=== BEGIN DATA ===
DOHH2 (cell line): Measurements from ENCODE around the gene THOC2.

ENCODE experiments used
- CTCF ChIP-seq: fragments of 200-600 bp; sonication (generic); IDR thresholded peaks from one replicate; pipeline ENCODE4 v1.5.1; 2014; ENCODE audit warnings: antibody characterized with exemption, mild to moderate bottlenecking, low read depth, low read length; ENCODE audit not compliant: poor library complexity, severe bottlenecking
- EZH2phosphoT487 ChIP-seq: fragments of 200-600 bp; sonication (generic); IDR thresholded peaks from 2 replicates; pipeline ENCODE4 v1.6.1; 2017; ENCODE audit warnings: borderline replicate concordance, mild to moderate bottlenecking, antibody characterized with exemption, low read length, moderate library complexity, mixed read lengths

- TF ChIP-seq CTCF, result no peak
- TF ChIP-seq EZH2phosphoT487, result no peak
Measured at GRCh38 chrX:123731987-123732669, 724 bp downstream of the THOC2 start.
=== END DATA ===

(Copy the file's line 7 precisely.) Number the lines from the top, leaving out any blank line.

Measured at GRCh38 chrX:123731987-123732669, 724 bp downstream of the THOC2 start.